Recently, I discovered another aspect of writing as business that I can’t quite fit onto a list.
Last winter, Kaye George put out a call for submissions of stories for DAY OF THE DARK, an anthology to celebrate the total solar eclipse that will be visible from parts of the United States this summer. Each story would contain an element of mystery and would be related to an eclipse. Kaye would edit, and Wildside Press would have the book out before the August 21 eclipse.
I’ve known Kaye for a number of years, ever since I joined Austin Mystery Writers, which she was facilitating. I watched as her career took off–a contract for one mystery series soon turned into contracts for three more series. At the same time, she wrote and published short stories and articles, and appeared on panels, and made it look easy.
Periodically, I said, “I don’t know how she gets it all done.”
And someone would respond, “Now, you mustn’t compare yourself to Kaye.”
And I would say, “I’m not comparing myself to her. I just don’t know how she gets it all done.”
I knew, of course, that she did it by checking tasks off that list. What I wanted to know was–where did she get the energy? (I still want to know.)
When I read her call for submissions, I didn’t consider sending a story. As usual, my mind was blank. My mind is always blank–what could I write about an eclipse?–until the last minute. As usual, at the last minute, I came up with an idea for a story.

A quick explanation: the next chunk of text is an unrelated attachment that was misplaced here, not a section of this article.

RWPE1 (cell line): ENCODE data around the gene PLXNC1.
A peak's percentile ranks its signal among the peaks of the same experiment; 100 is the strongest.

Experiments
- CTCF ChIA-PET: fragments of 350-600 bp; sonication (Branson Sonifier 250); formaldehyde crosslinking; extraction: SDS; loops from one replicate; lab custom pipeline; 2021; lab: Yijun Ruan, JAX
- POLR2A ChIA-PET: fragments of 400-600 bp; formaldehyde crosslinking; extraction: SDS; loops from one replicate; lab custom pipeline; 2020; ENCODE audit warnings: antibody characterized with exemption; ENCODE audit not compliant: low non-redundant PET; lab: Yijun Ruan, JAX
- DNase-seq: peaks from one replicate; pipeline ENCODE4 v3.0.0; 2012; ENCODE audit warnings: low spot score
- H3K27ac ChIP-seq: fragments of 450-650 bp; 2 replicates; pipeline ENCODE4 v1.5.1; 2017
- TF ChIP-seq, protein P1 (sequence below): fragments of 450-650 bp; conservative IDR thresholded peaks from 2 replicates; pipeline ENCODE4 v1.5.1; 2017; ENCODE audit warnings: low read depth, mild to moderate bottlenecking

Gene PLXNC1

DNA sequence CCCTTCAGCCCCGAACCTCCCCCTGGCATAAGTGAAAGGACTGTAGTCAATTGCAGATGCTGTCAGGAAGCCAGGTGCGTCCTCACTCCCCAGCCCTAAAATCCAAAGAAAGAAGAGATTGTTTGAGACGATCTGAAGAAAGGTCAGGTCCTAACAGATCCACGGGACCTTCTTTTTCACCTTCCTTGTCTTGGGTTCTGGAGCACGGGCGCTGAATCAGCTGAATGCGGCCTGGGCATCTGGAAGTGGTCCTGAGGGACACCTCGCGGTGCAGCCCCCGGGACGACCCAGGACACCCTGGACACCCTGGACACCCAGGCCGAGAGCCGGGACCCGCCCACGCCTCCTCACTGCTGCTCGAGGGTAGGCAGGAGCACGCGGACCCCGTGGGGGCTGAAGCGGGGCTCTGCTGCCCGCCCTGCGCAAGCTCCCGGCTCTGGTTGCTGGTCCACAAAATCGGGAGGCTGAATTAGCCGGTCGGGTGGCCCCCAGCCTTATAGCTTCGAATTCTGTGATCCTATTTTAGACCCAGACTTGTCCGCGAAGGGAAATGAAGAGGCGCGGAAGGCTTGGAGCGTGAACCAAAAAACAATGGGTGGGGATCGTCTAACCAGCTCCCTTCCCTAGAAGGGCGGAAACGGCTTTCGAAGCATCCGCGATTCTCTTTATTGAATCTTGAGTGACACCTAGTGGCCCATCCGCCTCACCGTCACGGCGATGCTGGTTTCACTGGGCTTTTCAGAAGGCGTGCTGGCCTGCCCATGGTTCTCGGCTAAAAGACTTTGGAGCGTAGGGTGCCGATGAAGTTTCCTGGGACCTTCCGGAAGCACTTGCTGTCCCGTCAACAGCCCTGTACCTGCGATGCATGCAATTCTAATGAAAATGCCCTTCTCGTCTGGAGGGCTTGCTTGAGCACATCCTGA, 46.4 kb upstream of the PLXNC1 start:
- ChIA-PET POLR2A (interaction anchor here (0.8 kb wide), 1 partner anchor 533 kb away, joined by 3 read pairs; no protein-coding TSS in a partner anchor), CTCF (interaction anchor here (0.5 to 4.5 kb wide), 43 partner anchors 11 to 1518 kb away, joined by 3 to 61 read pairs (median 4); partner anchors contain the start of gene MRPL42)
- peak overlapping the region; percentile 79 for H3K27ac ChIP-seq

I don’t like to work for friends. I don’t mix the personal and the professional. If I sent Kaye a story and she rejected it, I wouldn’t be hurt, I wouldn’t be angry, I wouldn’t be devastated–but I would be embarrassed, not by rejection, but by the knowledge that I’d had the audacity to submit an inferior product, a story I should have known wasn’t worthy–
Here’s where the epiphany comes in:
It dawned on me that–what a concept!–Kaye is a businesswoman. She intended to put out the best book possible. She would choose only stories that fit her purpose.
And epiphany, part 2:
I was a businesswoman. I would submit a story. It it was accepted, I would be pleased. If it was rejected, I would accept that as part of doing business, set the story aside, tweak it, submit it elsewhere. Or, if I discovered it wasn’t tweakable, I would set it aside and leave it there.
Write, submit, be accepted/rejected, get on with life.
So I wrote a story titled “I’ll Be a Sunbeam,” submitted, was accepted, and, after dancing
around the room for a while–dancing is also part of the writing business–I saw another call for submissions, wrote, submitted…
Today, July 21, a month before the coming eclipse, DAY OF THE DARK is being released. It will be available in print and for Kindle.
I’m thrilled my story was accepted for DAY OF THE DARK. I’m thrilled to be in the company of the twenty-three other writers whose stories appear there.
And I’m thrilled to finally understand that the writing business is really a state of mind.